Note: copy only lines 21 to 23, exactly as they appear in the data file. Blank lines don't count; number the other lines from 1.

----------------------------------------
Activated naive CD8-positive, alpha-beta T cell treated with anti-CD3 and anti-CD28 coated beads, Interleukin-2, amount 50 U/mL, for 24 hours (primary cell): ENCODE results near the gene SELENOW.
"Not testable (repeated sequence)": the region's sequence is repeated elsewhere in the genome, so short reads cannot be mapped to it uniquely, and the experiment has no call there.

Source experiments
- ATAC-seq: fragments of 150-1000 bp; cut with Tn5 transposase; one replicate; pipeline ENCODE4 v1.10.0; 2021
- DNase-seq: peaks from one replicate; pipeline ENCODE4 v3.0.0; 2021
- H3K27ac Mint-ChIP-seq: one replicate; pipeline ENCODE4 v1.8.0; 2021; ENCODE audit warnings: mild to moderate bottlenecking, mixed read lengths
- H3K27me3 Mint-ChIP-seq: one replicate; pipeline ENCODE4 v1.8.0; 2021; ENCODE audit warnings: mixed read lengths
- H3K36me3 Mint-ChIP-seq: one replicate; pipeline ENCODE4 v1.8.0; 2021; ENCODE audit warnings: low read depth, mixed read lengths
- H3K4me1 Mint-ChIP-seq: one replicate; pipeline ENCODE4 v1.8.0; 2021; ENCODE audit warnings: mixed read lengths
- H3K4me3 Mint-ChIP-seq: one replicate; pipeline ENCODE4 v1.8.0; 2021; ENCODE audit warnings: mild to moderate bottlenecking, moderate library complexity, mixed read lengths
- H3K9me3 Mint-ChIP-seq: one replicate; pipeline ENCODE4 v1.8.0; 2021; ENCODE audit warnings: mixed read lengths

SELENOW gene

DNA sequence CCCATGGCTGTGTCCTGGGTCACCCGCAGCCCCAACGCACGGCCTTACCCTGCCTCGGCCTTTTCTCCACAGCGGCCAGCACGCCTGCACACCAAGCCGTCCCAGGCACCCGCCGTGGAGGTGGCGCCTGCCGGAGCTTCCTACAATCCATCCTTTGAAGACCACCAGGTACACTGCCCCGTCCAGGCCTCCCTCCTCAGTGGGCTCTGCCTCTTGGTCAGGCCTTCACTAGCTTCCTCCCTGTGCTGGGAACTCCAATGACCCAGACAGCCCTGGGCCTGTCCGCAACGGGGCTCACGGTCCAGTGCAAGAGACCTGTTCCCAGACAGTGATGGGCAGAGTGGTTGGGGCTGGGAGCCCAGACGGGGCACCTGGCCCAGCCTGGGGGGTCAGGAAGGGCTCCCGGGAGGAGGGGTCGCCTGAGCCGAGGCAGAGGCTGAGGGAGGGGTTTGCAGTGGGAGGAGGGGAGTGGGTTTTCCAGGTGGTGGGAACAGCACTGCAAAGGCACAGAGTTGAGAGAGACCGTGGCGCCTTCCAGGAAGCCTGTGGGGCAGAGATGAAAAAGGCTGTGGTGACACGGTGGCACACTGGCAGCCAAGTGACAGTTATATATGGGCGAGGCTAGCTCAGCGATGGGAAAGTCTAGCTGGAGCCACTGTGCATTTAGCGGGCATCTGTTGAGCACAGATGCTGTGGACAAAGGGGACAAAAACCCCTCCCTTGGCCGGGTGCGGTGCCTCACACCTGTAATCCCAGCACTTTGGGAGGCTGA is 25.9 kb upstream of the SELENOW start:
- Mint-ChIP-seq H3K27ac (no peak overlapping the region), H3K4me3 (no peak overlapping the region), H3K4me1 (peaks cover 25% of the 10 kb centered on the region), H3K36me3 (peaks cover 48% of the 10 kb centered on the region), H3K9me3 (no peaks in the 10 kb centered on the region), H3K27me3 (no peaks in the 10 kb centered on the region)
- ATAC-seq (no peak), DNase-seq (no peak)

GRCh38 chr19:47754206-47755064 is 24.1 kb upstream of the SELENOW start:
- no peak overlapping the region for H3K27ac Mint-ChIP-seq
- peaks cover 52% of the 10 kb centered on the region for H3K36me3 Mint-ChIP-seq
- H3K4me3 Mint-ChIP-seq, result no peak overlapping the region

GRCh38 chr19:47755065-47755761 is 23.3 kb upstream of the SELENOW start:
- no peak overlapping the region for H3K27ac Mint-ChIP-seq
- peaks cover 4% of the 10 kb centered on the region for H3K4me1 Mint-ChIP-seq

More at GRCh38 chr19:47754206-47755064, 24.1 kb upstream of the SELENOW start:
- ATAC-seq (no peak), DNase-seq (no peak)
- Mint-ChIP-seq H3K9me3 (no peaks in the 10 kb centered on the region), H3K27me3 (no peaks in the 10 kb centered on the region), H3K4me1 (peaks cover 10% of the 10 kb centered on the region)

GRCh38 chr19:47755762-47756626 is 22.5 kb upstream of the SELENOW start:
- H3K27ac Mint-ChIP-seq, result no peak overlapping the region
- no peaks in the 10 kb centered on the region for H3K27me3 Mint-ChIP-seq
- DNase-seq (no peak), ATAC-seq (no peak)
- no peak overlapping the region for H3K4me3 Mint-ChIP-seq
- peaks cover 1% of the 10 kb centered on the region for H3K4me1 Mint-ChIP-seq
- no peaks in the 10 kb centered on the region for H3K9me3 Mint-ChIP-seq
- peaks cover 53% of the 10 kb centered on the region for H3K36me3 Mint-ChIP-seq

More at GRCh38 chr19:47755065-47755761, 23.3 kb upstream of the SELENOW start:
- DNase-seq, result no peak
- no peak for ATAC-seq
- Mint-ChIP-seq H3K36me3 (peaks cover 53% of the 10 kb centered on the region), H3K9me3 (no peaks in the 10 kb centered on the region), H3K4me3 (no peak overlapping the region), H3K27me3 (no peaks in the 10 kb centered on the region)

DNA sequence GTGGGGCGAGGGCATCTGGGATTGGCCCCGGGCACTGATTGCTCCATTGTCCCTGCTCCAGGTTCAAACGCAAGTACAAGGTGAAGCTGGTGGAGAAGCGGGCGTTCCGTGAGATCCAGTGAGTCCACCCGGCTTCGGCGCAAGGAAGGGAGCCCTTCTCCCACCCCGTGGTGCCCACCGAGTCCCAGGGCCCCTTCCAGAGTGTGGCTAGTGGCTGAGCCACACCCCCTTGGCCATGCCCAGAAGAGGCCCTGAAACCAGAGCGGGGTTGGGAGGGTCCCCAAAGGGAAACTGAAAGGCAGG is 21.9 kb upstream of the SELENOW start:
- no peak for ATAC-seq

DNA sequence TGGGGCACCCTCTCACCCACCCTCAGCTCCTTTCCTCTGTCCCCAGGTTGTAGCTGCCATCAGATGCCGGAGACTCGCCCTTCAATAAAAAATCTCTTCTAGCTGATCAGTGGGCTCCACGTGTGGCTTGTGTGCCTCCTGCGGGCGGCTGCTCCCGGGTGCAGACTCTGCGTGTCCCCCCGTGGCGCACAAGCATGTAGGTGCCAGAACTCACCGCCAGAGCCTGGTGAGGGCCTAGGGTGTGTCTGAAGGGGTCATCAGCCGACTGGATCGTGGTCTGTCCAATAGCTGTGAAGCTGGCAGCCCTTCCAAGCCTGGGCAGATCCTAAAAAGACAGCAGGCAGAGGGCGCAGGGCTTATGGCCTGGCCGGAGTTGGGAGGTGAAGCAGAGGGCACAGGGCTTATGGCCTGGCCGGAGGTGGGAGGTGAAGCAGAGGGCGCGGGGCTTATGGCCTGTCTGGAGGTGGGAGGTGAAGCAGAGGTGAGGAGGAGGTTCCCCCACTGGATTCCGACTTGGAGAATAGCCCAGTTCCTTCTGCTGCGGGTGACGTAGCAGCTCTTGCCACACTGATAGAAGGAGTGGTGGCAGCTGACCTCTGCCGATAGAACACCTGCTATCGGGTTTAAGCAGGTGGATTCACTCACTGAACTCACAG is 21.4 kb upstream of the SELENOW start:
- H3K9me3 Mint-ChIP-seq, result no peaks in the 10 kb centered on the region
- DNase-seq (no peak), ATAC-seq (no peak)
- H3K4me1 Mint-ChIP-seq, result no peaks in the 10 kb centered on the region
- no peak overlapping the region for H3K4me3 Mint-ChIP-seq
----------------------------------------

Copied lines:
- no peak overlapping the region for H3K27ac Mint-ChIP-seq
- peaks cover 4% of the 10 kb centered on the region for H3K4me1 Mint-ChIP-seq

More at GRCh38 chr19:47754206-47755064, 24.1 kb upstream of the SELENOW start: